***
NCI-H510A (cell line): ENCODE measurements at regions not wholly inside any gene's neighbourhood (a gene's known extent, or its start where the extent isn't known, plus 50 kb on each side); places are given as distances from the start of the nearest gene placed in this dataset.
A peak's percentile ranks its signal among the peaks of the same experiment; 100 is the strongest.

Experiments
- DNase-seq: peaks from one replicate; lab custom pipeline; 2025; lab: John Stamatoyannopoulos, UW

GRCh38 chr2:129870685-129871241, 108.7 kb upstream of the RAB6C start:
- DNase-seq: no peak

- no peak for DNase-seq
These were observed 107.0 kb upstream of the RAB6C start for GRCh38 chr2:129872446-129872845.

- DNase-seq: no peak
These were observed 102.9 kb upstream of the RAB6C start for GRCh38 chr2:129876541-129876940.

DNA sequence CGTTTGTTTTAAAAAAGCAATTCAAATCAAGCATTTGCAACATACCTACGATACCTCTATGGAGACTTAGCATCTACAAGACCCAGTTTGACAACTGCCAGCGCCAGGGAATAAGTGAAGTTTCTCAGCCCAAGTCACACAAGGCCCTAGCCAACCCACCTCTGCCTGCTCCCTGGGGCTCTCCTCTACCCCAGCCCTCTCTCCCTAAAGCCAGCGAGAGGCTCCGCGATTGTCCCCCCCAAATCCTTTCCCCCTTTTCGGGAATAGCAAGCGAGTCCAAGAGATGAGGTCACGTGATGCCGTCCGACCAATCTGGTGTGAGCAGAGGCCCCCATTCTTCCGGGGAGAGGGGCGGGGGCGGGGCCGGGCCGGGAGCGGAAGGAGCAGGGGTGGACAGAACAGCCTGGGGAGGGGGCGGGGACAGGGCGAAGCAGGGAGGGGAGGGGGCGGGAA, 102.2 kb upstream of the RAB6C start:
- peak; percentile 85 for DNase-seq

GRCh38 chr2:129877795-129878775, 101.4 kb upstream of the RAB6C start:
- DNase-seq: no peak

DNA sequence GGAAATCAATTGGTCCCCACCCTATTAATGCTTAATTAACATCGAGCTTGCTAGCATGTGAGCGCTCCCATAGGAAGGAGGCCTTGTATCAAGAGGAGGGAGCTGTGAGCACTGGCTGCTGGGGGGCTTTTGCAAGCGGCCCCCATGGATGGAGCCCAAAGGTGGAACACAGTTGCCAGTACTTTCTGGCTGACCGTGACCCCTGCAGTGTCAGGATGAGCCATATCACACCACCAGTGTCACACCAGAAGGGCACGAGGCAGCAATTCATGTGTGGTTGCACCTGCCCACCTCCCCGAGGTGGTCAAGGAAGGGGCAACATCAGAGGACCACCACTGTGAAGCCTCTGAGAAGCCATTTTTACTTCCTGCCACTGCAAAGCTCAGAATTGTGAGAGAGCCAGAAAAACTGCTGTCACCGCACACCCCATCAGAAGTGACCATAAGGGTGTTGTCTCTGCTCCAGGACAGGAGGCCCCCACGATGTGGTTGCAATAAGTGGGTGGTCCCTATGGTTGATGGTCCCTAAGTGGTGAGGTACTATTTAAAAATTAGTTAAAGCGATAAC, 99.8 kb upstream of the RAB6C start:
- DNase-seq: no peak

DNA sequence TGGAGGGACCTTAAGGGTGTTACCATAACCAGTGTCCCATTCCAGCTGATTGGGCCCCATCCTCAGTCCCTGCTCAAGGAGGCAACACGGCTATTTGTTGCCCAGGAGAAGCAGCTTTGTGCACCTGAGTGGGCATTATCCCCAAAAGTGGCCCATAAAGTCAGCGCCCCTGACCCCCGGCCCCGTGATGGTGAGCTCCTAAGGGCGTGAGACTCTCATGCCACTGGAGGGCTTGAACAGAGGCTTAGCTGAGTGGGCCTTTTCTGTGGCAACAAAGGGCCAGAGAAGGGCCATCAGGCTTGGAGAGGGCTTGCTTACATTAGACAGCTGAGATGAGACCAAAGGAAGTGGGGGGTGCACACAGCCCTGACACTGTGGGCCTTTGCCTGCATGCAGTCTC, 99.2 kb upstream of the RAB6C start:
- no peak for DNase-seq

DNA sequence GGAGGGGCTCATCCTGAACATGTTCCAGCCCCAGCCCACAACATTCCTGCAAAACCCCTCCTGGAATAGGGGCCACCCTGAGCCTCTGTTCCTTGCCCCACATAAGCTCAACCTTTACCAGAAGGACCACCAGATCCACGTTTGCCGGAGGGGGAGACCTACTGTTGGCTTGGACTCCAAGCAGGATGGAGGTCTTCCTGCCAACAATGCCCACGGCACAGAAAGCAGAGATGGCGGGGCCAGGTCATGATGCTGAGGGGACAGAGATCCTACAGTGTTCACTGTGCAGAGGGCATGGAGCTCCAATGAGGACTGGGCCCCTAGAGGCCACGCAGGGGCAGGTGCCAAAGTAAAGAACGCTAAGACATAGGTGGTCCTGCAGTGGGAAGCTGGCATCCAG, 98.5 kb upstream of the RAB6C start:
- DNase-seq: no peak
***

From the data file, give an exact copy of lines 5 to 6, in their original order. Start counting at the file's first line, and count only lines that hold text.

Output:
GRCh38 chr2:129870685-129871241, 108.7 kb upstream of the RAB6C start:
- DNase-seq: no peak